Biometrics are not perfect
First we need to define what is Privacy.
According to Wikipedia
“Privacy is the ability of an individual or group to seclude themselves or information about themselves, and thereby express themselves selectively.
When something is private to a person, it usually means that something is inherently special or sensitive to them. The domain of privacy partially overlaps with security, which can include the concepts of appropriate use and protection of information. Privacy may also take the form of bodily integrity. The right not to be subjected to unsanctioned invasions of privacy by the government, corporations, or individuals is part of many countries’ privacy laws, and in some cases, constitutions.”
Privacy has to do with the liberty of being yourself and deciding what you want to share and what you want to keep private. Author Carissa Véliz clearly states that
Privacy is about being able to keep certain intimate things to yourself – your thoughts, your experiences, your conversations, your plans.
Biometrics is obvious since it is simply part of a person’s bodily features, it is something you can see from other people. And since biometrics are visible at plain sight then biometrics is not an invasion of privacy.
Once this has been clarified we can jump on what has caused all the privacy concerns.
When we casually meet an acquaintance on the street we first identify that person because our brains have verified the identify of that individual based on their unique characteristics, and this is what is called authentication. We have done it as humans for millions of years, naturally and it has also been very important for our survival. When our ancestors would see a living tiger on the jungle they would flee, but they would probably search for usable parts of the body if what they identified was a dead tiger.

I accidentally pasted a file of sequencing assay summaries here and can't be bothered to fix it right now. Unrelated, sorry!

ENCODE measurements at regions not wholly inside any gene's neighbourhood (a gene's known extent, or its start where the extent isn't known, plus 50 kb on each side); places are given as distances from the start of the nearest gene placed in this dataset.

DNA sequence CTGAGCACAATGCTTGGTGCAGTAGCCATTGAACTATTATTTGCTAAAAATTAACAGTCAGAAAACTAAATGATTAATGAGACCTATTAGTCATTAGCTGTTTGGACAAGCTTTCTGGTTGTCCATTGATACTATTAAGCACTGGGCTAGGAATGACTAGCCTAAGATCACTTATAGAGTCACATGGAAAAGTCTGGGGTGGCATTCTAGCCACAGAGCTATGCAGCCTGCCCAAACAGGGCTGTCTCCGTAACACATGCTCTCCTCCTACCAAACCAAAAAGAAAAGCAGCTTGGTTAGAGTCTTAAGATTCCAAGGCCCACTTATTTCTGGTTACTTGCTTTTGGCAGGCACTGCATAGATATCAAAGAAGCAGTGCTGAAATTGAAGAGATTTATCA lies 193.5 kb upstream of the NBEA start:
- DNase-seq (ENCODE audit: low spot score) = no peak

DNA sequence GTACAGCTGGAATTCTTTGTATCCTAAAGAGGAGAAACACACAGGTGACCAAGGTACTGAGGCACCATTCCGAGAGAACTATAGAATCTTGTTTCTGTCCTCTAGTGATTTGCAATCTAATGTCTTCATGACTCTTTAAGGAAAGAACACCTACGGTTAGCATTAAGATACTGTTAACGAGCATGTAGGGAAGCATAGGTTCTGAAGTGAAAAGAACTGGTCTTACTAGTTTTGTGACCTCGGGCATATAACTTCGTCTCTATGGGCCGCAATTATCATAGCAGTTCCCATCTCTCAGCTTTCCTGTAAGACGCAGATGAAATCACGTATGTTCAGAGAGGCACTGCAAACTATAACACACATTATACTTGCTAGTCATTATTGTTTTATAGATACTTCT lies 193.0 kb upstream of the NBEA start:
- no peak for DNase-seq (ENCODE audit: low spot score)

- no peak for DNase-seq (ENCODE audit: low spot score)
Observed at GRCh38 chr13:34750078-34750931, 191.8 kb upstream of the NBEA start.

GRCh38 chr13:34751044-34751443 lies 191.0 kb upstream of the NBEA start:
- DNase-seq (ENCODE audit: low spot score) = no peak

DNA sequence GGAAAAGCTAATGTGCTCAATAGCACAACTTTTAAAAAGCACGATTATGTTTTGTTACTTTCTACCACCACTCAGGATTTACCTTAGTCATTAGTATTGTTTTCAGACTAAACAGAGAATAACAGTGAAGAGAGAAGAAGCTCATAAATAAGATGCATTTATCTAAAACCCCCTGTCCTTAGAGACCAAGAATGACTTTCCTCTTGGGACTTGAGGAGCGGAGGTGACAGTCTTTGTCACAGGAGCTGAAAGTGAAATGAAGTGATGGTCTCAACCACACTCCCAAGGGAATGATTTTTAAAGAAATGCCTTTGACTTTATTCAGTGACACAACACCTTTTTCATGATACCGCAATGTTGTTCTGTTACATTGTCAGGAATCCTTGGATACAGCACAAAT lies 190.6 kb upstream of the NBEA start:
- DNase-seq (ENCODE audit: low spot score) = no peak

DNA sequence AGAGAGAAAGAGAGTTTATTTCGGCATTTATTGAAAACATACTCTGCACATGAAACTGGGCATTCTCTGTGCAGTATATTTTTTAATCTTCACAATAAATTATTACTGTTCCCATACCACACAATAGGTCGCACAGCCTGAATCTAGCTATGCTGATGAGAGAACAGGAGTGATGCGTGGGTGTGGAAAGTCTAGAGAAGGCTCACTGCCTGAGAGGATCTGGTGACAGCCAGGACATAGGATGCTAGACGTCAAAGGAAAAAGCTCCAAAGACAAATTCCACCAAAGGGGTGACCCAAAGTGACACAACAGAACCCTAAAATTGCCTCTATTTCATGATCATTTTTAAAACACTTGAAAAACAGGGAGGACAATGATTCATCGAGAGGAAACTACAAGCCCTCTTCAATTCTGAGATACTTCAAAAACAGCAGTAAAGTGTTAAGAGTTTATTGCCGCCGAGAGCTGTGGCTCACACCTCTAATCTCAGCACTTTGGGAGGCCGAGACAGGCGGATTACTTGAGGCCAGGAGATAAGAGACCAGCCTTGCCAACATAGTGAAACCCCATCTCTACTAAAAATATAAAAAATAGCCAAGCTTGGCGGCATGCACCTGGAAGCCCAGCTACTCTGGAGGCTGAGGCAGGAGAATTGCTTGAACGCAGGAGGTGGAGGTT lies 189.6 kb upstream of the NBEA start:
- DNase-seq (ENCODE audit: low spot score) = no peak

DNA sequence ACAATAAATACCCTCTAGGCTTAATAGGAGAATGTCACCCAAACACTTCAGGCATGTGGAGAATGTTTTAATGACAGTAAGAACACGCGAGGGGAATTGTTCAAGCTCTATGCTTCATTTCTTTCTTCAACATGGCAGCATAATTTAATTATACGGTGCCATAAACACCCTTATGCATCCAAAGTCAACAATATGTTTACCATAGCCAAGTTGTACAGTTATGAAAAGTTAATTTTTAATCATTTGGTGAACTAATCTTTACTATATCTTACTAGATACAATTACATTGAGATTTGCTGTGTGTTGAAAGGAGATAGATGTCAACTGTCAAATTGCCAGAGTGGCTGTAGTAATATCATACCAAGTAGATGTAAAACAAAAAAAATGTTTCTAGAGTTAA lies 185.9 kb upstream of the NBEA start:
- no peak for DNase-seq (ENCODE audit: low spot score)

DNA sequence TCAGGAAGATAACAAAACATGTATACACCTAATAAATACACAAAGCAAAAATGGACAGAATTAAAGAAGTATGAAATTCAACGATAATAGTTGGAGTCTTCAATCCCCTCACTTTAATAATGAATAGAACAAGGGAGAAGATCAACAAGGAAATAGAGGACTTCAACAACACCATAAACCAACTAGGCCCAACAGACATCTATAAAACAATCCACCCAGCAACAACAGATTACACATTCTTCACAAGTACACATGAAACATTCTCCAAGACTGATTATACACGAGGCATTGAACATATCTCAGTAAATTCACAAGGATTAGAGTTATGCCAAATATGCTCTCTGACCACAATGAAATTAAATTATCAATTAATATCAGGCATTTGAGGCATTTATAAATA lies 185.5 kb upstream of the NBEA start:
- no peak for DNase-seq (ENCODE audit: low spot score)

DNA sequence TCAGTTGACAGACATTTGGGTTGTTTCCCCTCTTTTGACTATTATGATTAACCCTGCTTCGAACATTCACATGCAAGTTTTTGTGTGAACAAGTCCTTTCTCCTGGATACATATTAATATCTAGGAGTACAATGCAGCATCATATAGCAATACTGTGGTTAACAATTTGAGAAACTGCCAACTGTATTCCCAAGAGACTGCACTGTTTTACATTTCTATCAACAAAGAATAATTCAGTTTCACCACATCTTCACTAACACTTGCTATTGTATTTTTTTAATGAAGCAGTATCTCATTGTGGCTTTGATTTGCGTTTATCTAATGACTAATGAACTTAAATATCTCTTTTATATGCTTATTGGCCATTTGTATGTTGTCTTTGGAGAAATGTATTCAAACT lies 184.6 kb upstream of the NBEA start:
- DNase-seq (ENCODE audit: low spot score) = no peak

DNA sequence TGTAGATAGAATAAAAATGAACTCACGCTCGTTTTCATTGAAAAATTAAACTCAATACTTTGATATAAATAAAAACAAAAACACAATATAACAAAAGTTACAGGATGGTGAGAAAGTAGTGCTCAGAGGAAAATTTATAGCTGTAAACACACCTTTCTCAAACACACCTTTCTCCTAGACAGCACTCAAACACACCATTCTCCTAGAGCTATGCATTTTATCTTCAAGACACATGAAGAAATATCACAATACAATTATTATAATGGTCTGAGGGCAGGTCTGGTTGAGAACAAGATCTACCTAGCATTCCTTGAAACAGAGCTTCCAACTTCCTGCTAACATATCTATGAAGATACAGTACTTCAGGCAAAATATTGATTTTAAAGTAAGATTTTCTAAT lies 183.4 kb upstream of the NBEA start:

Since we cannot easily change the visible bodily features and we have as humans used biometrics as the first and most trusted way for identification, it makes sense to use biometrics for authentication.
There are however big concerns about how to use technology for biometric identification that will guarantee our privacy and avoid problems such as government abuse and identify theft, and since we don’t have a solid regulation framework yet for how to handle it there is are concerns among people that have a better understanding of this challenge, and also an understandable unrest among people who don’t clearly understand what we as a citizens have in front of us.
Biometrics are not perfect and their storage can be compromised. If compromised in identity theft they can become very lucrative, image if someone’s biometric chracteristics are spoofd and used to gain access to the victims accounts, cars, home, businesses, medical records, etc.
We believe that biometrics represent a wrong direction in solving identity theft. Instead of a universal identifier that can be used, and abused, everywhere and at any time (because in case of identify theft it is very difficult to change your bodily features!).